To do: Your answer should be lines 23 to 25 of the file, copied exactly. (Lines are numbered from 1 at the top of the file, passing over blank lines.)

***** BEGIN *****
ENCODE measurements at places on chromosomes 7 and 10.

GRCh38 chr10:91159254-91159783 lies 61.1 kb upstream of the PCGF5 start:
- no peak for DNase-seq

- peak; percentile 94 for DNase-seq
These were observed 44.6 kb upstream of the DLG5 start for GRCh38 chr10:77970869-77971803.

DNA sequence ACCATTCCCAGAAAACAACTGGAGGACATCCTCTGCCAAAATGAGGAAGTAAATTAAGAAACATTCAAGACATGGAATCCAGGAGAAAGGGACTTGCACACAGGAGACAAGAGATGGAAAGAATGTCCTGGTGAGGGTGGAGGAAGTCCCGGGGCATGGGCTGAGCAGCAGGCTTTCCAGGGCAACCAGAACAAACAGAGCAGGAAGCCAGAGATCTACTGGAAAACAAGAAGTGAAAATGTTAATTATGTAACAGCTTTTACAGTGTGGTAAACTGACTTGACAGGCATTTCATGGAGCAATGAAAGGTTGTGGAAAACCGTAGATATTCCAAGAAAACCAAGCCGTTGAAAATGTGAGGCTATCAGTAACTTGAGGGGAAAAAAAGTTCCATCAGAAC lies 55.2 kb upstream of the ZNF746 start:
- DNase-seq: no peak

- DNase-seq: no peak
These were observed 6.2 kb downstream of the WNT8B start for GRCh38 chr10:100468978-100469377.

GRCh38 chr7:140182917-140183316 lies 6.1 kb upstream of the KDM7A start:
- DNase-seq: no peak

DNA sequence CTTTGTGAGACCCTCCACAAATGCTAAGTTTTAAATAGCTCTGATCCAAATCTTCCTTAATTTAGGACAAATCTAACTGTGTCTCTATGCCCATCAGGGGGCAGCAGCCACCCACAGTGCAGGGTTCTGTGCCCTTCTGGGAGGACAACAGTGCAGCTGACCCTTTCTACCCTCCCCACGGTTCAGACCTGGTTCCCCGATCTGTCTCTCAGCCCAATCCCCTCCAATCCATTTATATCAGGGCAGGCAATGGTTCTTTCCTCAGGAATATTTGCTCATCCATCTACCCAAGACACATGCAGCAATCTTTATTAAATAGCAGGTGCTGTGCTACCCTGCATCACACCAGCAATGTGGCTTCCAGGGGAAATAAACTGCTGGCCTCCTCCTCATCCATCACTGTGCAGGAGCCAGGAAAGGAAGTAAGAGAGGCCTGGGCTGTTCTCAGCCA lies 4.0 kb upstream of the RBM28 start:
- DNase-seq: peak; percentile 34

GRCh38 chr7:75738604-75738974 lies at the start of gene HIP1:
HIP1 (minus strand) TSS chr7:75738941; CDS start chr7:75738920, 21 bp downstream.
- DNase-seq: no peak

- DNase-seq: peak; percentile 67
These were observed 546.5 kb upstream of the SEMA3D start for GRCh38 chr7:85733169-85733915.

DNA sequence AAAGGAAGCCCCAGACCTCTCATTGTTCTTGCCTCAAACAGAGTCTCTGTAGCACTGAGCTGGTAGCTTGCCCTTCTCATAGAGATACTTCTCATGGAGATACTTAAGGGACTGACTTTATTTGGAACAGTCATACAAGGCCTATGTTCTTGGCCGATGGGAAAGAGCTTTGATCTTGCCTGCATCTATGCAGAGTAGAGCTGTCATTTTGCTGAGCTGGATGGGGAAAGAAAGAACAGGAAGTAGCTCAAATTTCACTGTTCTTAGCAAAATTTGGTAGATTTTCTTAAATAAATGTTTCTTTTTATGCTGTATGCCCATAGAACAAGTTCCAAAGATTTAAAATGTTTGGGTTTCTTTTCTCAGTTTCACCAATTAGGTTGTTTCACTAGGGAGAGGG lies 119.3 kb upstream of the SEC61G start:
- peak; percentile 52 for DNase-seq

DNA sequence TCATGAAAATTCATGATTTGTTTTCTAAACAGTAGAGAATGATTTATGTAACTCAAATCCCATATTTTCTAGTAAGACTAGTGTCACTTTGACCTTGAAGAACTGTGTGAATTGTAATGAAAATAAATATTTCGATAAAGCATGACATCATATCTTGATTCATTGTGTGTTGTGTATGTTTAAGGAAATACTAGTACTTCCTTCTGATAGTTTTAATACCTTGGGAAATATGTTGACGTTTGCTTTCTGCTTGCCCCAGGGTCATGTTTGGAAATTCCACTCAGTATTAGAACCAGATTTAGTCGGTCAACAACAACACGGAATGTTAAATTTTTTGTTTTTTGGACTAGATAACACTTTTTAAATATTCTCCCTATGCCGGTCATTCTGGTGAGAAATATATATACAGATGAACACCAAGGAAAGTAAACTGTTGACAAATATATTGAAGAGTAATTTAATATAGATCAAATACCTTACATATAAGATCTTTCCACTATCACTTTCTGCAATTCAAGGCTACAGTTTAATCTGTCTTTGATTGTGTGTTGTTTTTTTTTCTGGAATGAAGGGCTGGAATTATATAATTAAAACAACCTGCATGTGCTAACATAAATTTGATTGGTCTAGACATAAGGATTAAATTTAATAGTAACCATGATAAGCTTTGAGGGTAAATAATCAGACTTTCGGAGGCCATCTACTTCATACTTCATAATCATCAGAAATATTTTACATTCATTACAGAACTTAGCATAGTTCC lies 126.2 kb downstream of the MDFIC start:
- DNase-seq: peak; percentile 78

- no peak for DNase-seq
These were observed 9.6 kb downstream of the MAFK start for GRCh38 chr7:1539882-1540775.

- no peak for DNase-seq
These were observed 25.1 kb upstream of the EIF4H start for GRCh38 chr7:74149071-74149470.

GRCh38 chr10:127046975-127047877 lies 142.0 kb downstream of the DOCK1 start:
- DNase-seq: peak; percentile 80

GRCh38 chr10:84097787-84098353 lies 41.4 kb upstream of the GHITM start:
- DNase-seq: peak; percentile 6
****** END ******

- no peak for DNase-seq
These were observed 9.6 kb downstream of the MAFK start for GRCh38 chr7:1539882-1540775.

- no peak for DNase-seq